In 2018, gondoliers have one of the most exclusive and highly sought-after jobs in Venice. Why do so many Venetians want the job?
There are a number of persuasive reasons. The job market in Venice has been tough for the last 15 years. Gondoliers also make a surprisingly hefty chunk of change (up to $150,000 a year). Approximately 400 gondolier licenses are available and active in the city at any given time.
But there's a truth behind this traditional occupation, which sounds like a dream job to many, that's a little more complex. Let's take a closer look at how limited job opportunities, high wages, and exclusive membership have combined to make gondoliers an elite group in the Venetian tourism industry.
Hold on, how is Venice's economy struggling? Its economy is based on tourism, and over the last 15 years, Venice has become the cruise ship capital of Europe. Cruise ships deliver millions of tourists to the city's steps each year. But the problem, according to locals, is that the majority of visitors make few purchases before returning to their ships at sunset.
Hotels have seen a 60% drop in business over the last quarter of a century. Unesco, a branch of the United Nations charged with protecting historical cities, has succeeded in their push to block cruise ships from docking in Venice. By the year 2021, cruise ships will be forced to comply.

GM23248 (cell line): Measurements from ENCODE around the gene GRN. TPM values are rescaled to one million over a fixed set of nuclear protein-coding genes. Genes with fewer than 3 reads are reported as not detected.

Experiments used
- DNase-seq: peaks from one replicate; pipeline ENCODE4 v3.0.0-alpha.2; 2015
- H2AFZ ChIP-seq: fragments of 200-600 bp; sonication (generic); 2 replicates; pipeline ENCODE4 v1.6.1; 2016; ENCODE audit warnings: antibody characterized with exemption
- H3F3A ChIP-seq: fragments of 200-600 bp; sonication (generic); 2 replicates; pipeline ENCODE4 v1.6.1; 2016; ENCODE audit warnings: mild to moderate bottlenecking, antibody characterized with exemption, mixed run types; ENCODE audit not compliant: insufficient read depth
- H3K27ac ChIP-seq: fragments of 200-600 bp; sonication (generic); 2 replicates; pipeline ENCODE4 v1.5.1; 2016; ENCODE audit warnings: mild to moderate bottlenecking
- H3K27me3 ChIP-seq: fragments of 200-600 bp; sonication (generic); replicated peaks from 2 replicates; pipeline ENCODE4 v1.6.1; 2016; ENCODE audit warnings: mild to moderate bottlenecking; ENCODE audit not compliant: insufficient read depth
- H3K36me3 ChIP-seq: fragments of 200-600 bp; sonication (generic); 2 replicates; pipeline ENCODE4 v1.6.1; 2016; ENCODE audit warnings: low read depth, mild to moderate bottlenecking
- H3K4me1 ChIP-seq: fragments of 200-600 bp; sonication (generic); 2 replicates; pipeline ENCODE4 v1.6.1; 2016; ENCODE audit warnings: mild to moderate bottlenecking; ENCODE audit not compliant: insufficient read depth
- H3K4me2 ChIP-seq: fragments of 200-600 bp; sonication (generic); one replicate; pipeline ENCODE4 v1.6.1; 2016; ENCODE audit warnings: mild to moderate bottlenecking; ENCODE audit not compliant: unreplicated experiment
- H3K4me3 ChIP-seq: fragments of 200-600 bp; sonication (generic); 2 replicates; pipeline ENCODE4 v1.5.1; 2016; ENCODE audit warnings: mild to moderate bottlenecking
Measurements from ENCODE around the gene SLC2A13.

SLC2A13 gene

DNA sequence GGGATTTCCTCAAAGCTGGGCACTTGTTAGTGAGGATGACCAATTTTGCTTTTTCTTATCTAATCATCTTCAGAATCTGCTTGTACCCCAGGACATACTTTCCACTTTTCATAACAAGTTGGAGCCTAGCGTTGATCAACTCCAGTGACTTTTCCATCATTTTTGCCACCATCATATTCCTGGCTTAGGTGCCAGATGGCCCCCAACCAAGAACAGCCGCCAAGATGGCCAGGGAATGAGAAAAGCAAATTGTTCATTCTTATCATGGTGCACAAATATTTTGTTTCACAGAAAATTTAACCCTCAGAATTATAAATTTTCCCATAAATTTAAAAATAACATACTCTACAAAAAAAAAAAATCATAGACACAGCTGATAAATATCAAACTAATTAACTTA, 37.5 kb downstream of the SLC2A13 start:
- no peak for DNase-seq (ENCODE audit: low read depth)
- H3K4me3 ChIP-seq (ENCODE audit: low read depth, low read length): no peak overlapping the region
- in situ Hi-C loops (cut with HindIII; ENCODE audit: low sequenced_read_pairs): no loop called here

Gondoliers are among the highest-paid professionals in Venice. While not all of them make $150,000 a year, even the lowest-paid gondoliers still have one of the most profitable gigs in the city. At that income level, you'd think that they'd be able to afford to live close to work.
Not the case in this historical aquatic city that has become synonymous with exclusivity and wealth. Due to the high costs associated with living in the city, a gondolier's salary is markedly middle-class. Most gondoliers commute to work from one of the more affordable nearby islands.
On the opening day of 2017-2018 NBA season, the roster listed a total of 491 players. Compare that to the 425 available gondolier licenses in Venice.
As if that's not prohibitive enough, there are strict rules that make this occupation as exclusive as it is. You have to be a native-born Venetian just to be eligible. Then comes the selection process. Candidates apply for apprenticeships that involve over 400 hours of training, including extensive navigational knowledge and foreign language skills. When a gondolier dies, the license is passed along to the widow, who then selects a successor.
It takes the right connections and a lot of luck to become a Venetian gondolier. If by some miracle you succeed, you have the privilege of making six figures a year. It's a fine wage, but not quite enough to afford to live in Venice due to the rising cost of living. This doesn't stop gondoliers from holding an exclusive job in one of western Europe's most extraordinary ancient ports.
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